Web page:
News

The Ocean Blog

Over the last few days, a video of hermit crabs stampeding across the rocky shores of St. John in the U.S. Virgin Islands has taken the internet by storm. Where are the hermit crabs going, and why?...
Once upon a time, the ocean was considered the last place where we could still find an undisturbed environment. This was before the plague of man-made plastic trash flooded the seas. During my...
Editor's note: Thank you for your interest in this app. Unfortunately, it is no longer available. Amazing Ocean is a brand new, free mobile app developed by the U.S. Department of State that features...
Last week, the United Nations’ World Heritage Convention went blue. Two of the largest and healthiest marine protected areas on our planet—the Phoenix Islands Protected Area in Kiribati and...
Earth Day is a fitting occasion to celebrate the Big Blue. While our planet may be called “Earth,” 71% of its surface is actually covered by water. This vast ocean makes our planet habitable—for us...
Starting this Sunday, August 1st, the fins will be circling on a television near you. Sunday kicks off The Discovery Channel’s “Shark Week,” an annual TV ritual that offers hours of programming about...
On Friday, the OP Team had another great opportunity to talk face-to-face with some of the people that the Ocean Portal will serve: teachers. More than 4,000 teachers attended Smithsonian Teachers...
It may be called Earth Day, but April 22nd is a perfect day to remind ourselves that we actually live on a planet dominated by water. In fact, with 71% of the earth’s surface covered by water, we...
We’re only two months into 2010, and climate change is shaping up to be one of the year’s big buzz topics. Our friends at NOAA have released a prototype of their new Climate Portal . The site offers...
Happy New Year! We’ve officially hit mid-January, but there is still plenty of time to make those resolutions. If you’ve been putting it off or haven’t come up with a worthy resolution yet, why not...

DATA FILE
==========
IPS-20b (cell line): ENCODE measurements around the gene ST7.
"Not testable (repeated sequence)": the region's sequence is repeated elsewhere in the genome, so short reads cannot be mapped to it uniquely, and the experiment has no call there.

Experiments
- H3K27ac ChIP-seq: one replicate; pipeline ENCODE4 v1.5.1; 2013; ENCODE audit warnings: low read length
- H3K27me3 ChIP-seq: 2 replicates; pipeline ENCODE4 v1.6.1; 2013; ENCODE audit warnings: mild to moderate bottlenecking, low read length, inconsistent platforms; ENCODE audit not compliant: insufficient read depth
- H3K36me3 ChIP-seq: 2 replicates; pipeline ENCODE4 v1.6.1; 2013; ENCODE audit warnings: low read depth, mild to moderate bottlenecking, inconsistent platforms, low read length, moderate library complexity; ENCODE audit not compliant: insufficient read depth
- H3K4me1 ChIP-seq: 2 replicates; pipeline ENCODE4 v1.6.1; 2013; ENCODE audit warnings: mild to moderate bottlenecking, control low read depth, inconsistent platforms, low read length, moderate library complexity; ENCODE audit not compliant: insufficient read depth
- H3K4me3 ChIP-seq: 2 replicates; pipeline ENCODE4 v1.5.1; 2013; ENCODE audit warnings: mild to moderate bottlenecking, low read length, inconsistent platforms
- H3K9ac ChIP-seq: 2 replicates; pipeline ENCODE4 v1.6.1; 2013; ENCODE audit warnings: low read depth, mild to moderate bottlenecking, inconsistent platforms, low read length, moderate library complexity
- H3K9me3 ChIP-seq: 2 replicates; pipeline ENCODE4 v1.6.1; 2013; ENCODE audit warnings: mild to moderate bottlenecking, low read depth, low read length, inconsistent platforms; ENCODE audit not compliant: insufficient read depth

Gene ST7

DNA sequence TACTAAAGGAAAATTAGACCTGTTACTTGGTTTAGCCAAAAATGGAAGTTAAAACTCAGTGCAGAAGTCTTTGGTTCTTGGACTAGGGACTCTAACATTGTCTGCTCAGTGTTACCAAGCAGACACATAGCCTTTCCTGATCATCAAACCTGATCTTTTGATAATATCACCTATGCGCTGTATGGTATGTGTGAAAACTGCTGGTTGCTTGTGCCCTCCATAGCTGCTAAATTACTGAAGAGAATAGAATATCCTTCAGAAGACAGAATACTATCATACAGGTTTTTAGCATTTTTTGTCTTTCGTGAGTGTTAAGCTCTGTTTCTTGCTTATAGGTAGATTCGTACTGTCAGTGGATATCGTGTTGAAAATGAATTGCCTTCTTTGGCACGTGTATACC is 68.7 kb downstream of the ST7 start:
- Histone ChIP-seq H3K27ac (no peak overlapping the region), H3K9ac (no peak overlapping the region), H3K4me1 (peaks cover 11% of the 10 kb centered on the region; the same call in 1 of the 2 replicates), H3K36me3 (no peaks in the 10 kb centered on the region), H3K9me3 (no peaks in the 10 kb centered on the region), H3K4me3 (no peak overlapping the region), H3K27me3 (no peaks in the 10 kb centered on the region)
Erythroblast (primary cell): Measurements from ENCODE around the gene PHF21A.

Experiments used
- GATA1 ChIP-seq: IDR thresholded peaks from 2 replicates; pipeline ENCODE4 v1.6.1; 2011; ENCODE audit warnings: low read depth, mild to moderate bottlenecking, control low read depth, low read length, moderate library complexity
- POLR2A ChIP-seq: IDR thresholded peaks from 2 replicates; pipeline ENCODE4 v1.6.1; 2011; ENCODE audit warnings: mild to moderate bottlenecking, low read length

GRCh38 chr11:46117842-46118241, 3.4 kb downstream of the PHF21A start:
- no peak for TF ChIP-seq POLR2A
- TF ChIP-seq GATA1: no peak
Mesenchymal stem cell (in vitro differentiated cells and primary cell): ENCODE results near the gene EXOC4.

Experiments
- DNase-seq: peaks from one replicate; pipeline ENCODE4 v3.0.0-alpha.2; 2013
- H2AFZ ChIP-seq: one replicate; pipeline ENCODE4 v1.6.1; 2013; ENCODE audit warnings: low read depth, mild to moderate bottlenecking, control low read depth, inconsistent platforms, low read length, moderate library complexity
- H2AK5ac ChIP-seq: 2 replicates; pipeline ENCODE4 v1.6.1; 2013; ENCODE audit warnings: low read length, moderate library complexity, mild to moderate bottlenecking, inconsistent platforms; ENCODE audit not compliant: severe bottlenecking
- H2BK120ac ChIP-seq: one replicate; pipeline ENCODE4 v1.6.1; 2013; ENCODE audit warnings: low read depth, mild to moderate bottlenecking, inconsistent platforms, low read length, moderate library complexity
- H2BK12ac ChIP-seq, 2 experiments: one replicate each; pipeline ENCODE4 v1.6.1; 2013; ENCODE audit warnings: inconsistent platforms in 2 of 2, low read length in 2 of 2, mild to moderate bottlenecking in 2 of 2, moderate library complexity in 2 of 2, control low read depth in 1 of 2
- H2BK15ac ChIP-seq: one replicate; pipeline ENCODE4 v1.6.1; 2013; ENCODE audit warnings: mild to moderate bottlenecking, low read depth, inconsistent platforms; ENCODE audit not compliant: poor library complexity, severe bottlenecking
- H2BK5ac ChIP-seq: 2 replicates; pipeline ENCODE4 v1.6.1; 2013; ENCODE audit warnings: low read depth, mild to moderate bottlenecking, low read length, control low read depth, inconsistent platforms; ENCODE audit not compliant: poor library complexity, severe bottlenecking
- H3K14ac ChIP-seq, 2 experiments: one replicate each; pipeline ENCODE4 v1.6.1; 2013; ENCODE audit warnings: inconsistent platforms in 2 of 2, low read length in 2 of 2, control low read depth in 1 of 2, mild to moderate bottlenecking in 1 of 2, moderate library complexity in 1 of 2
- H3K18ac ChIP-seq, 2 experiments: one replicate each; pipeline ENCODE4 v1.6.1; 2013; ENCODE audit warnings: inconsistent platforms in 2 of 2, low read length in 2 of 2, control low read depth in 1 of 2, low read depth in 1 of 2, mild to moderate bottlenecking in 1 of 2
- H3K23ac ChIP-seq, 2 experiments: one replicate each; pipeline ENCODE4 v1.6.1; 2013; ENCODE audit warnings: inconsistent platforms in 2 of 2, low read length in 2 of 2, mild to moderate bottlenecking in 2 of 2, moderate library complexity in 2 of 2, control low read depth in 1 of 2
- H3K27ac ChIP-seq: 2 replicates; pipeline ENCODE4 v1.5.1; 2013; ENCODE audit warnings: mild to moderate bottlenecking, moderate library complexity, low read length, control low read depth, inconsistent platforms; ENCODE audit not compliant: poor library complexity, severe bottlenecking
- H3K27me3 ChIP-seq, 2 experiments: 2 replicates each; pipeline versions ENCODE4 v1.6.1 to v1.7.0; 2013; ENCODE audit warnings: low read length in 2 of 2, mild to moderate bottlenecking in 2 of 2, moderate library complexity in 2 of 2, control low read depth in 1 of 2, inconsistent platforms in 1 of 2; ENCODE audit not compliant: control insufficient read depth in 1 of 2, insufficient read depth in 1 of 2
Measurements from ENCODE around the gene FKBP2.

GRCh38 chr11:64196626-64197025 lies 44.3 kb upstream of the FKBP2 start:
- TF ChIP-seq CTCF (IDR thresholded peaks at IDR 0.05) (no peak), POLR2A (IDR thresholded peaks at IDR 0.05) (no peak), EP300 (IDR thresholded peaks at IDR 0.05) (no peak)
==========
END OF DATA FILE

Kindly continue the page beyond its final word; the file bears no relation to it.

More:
Ships are well-known for their tiny rooms and tight quarters. But have you heard of a sea vessel that has toilets and sinks sticking out of the walls, and staircases and doors on the ceiling? This...
Alaska’s pristine coastline is ripe for an influx of invasive marine species such as the European green crab and the rough periwinkle (an Atlantic sea snail), warns a new study by a team of...
Scientists at the Smithsonian and partnering organizations have discovered a remarkably primitive eel in a fringing reef off the coast of the Republic of Palau . This fish exhibits many primitive...
Australia’s Great Barrier Reef (or the GBR as it is known to reef aficionados) stretches for more than 2,300 kilometers (over 1,429 miles) and can be seen from outer space. This largest barrier reef...
This month, our friends at National Geographic are featuring Smithsonian's own bio-scavenger, Chris Meyer and his work in one of our favorite places: Moorea , French Polynesia. In a beautiful meld of...
If you've found your way here, you've probably already seen the homepage of the Smithsonian Institution's brand new Ocean Portal (or OP, for short). We encourage you to spend some time exploring the...
Reef biologists over a certain age are haunted by memories of what glorious places Caribbean reefs once were. In our youth we studied them for all sorts of reasons but scarcely thought about reef...
Since late April, the world has watched a devastating oil spill from a BP drilling rig spread throughout the Gulf of Mexico and become one of the worst environmental disasters in the history of the...
Subscribe to News